The price tag of the $2.5 billion Purple Line light-rail P3 project is "out of whack," said Maryland Gov. Larry Hogan.

DALLAS — Maryland Gov. Larry Hogan said Thursday that he wants to see significant cost reductions in the proposed $2.45 billion Purple Line light-rail system before deciding the fate of the public-private partnership project next month.

Four international investor groups seeking a concession to build and operate the 16-mile rail system for 35 years asked in early February for a delay in bid submissions after Hogan asked his new Transportation Secretary Peter Rahn for ideas on how to cut Purple Line costs.

Hogan will decide in mid-May whether to proceed with construction of the rail line or cancel the project. If the decision is to go ahead with the Purple Line, bidders will have until Aug. 19 to file proposals reflecting a lower project cost.

"We're going to take a look at how we can, if we can, move forward at all," Hogan said at news briefing marking his 100th day in office sponsored by the Maryland-Delaware-DC Press Association. "If we can, it has to be at greatly reduced numbers, to find a more cost-effective way to do it."

There are "legitimate, positive arguments" for building the Purple Line, but the price tag of some $150 million per mile is too high, said Hogan, a Republican. He declined to say how low the project's price needs to go to win his approval.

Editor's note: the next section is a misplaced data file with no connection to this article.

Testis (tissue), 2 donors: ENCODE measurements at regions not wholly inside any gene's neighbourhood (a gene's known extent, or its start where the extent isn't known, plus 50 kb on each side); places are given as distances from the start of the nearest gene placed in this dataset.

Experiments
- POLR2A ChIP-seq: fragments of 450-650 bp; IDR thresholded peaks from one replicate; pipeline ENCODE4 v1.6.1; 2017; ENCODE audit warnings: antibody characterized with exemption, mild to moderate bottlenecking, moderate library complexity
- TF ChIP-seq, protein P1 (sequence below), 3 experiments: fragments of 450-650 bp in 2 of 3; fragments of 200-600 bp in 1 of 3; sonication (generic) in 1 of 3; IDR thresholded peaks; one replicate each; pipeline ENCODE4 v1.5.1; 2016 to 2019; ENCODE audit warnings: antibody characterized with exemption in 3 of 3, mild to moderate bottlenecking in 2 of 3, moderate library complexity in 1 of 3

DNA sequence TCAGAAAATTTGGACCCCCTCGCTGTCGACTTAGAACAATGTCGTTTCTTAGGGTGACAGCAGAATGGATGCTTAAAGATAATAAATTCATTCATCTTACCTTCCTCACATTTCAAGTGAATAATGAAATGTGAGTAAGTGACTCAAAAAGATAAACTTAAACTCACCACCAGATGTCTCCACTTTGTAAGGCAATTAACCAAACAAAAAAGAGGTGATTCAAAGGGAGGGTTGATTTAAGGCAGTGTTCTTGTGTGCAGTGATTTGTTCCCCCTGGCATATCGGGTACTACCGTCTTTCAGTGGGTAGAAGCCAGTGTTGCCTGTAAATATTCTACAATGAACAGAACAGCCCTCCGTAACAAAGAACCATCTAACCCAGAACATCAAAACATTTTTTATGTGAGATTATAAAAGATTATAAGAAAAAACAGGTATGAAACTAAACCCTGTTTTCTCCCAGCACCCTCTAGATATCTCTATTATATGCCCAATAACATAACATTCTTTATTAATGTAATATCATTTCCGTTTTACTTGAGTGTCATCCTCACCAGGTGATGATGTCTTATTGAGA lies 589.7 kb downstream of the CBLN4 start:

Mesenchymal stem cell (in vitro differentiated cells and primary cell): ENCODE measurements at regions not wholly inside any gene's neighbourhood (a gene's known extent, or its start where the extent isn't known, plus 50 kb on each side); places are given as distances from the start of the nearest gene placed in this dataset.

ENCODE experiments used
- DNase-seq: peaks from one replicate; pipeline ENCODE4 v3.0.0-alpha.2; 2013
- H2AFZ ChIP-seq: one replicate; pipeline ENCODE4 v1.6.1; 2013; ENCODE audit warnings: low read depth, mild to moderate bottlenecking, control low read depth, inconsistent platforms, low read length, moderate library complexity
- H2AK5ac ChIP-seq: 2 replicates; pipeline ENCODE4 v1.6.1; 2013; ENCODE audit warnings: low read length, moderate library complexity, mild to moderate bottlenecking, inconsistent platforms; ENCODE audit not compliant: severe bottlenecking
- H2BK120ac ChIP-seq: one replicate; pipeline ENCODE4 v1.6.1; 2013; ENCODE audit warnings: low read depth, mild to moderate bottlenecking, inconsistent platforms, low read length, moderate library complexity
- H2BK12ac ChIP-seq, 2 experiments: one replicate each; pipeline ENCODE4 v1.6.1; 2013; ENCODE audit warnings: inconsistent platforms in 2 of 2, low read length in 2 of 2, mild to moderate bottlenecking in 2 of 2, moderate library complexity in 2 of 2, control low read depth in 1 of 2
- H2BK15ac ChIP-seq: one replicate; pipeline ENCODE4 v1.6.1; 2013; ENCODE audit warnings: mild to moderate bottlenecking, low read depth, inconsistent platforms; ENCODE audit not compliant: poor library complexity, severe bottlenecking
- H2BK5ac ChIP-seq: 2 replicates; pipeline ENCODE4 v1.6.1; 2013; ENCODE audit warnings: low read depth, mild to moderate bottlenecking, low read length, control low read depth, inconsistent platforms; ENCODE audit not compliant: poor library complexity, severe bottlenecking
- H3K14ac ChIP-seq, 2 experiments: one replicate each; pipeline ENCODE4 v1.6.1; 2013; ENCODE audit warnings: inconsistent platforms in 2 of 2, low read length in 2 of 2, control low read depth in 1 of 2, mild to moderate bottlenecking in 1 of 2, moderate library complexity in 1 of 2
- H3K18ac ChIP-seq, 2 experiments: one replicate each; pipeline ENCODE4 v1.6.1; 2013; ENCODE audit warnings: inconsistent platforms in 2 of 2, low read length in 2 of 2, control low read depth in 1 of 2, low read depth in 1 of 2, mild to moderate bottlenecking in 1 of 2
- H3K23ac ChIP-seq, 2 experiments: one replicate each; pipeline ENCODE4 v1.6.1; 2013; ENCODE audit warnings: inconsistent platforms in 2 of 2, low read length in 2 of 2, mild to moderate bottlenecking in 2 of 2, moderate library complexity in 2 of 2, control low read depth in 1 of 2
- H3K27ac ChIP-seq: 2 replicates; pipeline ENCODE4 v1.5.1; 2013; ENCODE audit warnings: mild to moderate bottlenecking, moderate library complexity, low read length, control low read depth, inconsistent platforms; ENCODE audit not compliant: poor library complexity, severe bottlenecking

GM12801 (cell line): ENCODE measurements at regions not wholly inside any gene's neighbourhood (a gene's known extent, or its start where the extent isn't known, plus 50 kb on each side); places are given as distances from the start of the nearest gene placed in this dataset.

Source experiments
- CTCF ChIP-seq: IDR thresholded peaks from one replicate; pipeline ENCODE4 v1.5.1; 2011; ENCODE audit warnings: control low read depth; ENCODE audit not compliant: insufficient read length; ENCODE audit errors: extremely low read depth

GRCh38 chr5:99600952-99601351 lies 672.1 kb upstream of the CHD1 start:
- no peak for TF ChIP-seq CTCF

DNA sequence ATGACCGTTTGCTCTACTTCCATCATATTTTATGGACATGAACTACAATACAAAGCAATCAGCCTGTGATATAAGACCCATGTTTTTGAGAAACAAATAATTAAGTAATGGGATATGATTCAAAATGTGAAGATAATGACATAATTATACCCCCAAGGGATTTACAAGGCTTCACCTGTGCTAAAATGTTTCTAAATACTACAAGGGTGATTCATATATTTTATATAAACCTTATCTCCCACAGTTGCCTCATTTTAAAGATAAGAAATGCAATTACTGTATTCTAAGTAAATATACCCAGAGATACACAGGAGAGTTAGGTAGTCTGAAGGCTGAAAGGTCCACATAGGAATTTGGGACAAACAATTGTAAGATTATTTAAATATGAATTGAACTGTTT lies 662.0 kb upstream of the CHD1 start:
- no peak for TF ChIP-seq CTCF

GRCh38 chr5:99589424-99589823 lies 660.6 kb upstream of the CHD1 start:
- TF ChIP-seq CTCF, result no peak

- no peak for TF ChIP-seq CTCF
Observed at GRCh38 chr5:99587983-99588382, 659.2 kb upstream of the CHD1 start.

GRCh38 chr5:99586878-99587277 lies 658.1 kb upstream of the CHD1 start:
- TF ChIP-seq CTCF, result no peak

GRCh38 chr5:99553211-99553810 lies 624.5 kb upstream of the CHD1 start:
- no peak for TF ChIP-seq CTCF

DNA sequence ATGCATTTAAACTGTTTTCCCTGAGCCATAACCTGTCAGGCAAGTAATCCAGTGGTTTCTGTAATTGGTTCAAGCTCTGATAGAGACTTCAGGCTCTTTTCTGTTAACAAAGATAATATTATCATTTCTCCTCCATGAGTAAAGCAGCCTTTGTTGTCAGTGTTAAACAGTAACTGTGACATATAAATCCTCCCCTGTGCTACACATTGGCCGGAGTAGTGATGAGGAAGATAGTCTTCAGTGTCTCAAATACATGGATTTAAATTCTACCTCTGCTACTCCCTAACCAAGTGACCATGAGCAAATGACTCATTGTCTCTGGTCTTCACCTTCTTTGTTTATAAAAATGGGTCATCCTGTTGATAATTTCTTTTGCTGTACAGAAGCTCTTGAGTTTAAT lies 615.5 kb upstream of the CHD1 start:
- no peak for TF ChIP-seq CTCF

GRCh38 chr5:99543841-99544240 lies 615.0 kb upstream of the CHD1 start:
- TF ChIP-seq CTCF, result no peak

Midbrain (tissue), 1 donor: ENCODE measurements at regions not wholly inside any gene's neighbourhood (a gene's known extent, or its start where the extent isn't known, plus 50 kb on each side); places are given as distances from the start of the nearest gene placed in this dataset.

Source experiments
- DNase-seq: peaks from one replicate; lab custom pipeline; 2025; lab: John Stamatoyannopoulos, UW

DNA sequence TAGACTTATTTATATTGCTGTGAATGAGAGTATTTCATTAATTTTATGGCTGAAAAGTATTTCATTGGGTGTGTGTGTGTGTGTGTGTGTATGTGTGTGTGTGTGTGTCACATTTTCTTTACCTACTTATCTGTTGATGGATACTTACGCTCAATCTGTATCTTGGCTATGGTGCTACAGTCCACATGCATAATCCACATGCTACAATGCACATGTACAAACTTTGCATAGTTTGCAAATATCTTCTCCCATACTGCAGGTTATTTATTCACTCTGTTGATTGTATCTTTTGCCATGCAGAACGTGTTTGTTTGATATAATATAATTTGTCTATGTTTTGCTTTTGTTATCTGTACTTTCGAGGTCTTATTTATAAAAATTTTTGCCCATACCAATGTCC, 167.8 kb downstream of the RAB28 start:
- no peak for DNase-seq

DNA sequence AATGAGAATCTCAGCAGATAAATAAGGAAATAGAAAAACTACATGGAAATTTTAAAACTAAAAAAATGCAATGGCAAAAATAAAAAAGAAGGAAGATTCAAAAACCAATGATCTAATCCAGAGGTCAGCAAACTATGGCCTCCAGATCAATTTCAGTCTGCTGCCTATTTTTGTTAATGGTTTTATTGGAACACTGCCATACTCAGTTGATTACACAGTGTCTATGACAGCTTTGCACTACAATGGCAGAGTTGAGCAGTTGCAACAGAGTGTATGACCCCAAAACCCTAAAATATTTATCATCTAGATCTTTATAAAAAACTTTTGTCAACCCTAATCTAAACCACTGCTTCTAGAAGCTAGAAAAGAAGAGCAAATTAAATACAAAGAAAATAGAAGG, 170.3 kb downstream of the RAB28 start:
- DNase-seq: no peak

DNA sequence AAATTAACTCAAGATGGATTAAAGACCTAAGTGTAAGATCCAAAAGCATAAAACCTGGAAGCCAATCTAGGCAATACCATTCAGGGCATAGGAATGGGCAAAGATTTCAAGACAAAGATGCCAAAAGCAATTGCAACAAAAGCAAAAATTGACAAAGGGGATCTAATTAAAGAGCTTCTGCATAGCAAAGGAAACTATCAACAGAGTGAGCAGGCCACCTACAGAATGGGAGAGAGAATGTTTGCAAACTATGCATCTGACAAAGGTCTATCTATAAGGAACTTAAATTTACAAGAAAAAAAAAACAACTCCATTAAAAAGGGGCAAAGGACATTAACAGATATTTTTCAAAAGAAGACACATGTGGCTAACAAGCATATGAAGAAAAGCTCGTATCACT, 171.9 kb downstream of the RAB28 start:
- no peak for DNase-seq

"I don't have a number, but [the current cost] is completely out of whack," he said.

Hogan, an Annapolis developer who ran for office as an avowed opponent of the Purple Line and the $2.9 billion Red Line rail proposal in Baltimore, defeated Democratic Lt. Gov. Anthony Brown, 51.4% to 46.9%, in an upset in the November election. Brown supported state funding for both transit projects.

Hogan said during the campaign that he preferred spending transportation dollars on roads rather than transit. He promised to cancel the two rail projects if he became governor, but just before the election Hogan said the Red and Purple lines were "worth considering."

Hogan maintained his position favoring highways over transit at Thursday's news briefing.

"Our priority is building and fixing and maintaining roads and bridges," he said.

"It's not whether this is a worthwhile idea," Hogan said. "It's a question of whether the state can do it at this point in time."

The four bidders on the short list selected in 2014 were told soon after the November election that the original bid deadline of early January, before Hogan's inauguration on Jan. 23, would be pushed back to March 12. The submission deadline was extended again after Hogan asked for the cost-cutting proposals.

The losing bidders will receive $2 million each from the state for participating in the process. Maryland officials said the reimbursement was necessary to ensure adequate private sector competition for the rail project.

The successful consortium will invest up to $900 million in the Purple Line for the 35-year concession to operate and maintain the system. The private partner will receive availability payments of up to $200 million a year.

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